Friday, January 15, 2016

Review: Mission Chinese Food Cookbook

One of the cookbooks on our Best of 2015 list is the Mission Chinese Food Cookbook.  Based on how it was promoted through the Lucky Peach email list, it sounded like it would be a bunch of dumbed down, pseudo-Chinese recipes for your average home kitchen (like how to make a quick imitation Hoisin sauce).  Reading through it however, it's clear that Danny Bowein has tried to faithfully write down his most popular recipes, no shortcuts included.  This includes dishes such as his Kung Pao Pastrami, Westlake Rice Porridge, and Ma Po Tofu.  There is no skimping on the Sichuan chilies.

Perhaps just as interesting as the recipes is the behind-the-scenes of a young chef's ascendancy to fame (he was the James Beard Rising Star Chef of 2013).  Modest in the utmost, his account (co-written with friend and Lucky Peach editor-in-chief Chris Ying) is honest and earnest.  He recounts periods of his life spent doing blow, the aftermath of his mouse shit restaurant shutdown, and so forth, these trials having only added to his legend and fame.

And the recipes are swinging for the fences.  Though I have not tasted the actual food, the spicing preferences show an aptitude for deconstruction and recreation.  As evinced in this video for Munchies, his friend Brandon Jew explains how Bowein will taste a dish, deconstruct it mentally (by ingredient, method, and technique), and then reconstruct it better than it ever was.  You can see this clearly in his Kung Pao Pastrami, a bastardization of Chinese cooking mixed with Oklahoma BBQ (his roots).  Like Keanu Reeves in the Matrix, he appears say, "I can do anything, I know Kung Fu."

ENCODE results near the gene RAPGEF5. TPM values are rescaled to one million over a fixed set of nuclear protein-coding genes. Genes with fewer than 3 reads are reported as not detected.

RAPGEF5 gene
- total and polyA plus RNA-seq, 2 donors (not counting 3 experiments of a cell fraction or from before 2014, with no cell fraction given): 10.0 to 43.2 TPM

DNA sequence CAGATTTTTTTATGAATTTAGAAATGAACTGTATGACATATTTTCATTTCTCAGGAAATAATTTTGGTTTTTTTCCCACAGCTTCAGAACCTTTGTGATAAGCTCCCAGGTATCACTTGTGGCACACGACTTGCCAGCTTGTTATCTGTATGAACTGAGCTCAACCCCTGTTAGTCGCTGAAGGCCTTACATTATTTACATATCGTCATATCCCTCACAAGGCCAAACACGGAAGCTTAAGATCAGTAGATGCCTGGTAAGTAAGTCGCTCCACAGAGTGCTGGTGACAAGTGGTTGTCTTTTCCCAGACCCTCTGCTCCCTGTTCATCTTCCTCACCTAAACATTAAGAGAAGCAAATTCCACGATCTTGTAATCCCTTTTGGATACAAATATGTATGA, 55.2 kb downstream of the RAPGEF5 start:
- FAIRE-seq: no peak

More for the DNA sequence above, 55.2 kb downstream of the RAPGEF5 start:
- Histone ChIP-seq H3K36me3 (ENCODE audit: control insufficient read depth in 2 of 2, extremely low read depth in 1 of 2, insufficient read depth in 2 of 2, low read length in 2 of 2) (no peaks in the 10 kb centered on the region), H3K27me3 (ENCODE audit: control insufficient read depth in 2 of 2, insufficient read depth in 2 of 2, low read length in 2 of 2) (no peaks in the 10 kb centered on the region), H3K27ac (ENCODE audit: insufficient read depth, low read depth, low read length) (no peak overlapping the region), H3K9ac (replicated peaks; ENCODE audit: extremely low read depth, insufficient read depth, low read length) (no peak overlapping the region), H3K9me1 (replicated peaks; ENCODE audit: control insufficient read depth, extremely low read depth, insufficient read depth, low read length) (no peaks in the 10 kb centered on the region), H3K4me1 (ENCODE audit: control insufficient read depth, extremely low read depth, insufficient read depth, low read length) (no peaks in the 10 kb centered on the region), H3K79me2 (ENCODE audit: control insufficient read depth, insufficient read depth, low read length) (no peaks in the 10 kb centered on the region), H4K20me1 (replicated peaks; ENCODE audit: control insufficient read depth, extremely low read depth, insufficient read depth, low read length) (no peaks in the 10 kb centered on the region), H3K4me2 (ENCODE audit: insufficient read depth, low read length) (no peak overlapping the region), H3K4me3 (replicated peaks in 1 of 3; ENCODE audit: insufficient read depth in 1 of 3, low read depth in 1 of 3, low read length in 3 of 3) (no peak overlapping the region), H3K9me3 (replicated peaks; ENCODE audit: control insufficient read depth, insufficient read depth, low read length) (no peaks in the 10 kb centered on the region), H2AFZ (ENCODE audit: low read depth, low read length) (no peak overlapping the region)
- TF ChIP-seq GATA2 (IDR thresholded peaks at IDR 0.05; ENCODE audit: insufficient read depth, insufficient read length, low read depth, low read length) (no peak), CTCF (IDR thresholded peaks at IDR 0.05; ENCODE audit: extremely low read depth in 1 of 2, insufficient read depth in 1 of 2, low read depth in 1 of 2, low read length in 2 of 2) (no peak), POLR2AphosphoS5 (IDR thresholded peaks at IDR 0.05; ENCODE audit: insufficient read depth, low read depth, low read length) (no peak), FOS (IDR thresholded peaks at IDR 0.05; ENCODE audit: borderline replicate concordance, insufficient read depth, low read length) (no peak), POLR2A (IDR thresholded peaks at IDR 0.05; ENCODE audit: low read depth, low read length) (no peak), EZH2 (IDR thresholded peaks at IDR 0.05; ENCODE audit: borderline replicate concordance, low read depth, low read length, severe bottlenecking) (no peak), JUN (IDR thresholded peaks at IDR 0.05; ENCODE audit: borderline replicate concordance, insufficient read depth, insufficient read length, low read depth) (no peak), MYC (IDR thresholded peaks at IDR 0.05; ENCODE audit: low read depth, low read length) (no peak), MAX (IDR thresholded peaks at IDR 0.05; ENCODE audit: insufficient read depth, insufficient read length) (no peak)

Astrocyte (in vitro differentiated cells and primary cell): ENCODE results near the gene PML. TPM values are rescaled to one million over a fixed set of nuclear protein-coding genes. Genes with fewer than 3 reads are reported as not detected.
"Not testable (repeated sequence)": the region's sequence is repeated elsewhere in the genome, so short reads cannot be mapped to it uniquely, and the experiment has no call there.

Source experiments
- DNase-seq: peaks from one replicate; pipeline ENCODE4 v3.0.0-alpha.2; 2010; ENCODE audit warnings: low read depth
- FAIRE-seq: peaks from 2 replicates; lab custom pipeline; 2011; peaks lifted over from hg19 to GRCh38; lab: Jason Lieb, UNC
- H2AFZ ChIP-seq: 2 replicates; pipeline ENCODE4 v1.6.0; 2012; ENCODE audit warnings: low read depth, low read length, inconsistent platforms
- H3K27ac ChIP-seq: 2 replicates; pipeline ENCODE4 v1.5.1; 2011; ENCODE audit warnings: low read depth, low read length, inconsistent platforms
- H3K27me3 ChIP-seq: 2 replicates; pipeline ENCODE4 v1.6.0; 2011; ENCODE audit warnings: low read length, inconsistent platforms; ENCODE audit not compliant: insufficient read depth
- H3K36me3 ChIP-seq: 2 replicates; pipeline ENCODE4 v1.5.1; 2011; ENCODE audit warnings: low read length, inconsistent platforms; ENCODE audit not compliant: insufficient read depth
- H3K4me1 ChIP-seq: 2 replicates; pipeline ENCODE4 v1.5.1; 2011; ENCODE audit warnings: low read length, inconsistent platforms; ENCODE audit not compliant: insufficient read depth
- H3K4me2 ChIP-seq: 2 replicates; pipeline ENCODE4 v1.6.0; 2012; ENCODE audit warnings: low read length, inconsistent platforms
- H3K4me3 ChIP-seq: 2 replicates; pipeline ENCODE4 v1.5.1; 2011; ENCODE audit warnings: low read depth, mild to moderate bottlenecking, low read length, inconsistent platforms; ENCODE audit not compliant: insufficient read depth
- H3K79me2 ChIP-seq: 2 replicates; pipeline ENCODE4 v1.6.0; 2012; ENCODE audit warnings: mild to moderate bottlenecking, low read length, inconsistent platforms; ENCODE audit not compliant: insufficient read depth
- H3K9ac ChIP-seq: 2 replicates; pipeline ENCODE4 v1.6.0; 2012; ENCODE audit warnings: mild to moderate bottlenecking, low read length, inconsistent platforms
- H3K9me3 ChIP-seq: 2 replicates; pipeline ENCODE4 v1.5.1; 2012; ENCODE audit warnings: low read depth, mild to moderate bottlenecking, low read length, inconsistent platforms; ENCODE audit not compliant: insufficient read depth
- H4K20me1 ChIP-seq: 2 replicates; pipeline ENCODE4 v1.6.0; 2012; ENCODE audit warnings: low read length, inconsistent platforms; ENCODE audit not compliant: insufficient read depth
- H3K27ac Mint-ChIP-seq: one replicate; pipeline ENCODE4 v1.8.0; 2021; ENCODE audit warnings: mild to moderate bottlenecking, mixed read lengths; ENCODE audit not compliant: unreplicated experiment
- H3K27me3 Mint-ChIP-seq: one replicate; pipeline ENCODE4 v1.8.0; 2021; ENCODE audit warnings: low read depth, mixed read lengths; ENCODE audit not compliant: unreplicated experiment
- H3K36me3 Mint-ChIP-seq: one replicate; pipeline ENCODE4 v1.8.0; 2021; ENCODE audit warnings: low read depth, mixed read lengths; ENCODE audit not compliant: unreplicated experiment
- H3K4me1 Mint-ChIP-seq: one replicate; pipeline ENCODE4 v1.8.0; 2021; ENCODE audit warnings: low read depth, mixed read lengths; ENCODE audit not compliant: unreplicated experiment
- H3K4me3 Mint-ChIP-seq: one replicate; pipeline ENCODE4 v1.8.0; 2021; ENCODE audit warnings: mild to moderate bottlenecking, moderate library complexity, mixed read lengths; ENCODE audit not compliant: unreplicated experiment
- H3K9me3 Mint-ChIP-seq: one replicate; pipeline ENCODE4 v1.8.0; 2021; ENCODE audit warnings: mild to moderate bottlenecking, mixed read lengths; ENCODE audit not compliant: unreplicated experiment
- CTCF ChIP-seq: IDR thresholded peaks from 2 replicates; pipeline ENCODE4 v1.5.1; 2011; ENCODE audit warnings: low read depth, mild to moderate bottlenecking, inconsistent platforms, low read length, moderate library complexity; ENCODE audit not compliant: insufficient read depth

Where Bowein appears to fall off track is where this confidence or overconfidence allows him to experiment in cuisines where the research and testing has not dug quite as deep, for instance serving pizza at the new Mission Chinese New York (just because the restaurant already had a pizza oven), or playing around with Mexican flavors at Mission Cantina.

But these missteps are quickly forgiven by a bourgeois foodie audience looking for the next David Chang. Like Chang, Bowein doesn't belong to the cuisine he represents (Bowein is a Korean serving Chinese Food; Chang is a Korean serving Ramen (Japanese)), but these are the new rules around ethnic cooking.  The efforts these classically trained cooks make to re-translate authentic ethnic food make it palatable for bourgeois (read: white) audiences that otherwise would be scared to order in what might be an authentic Chinese food restaurant in Chinatown.  Translation is exactly what Andy Ricker has done for Thai food with his Pok Pok empire, and Sean Brock for Southern food with Husk.  Each of these chefs has elevated the cuisine and crafted a new authenticity that is informed by professional cooking and a highly trained, educated palate.  Like Danny Bowein, they are not afraid to break boundaries if only to reset them for the rest of us.

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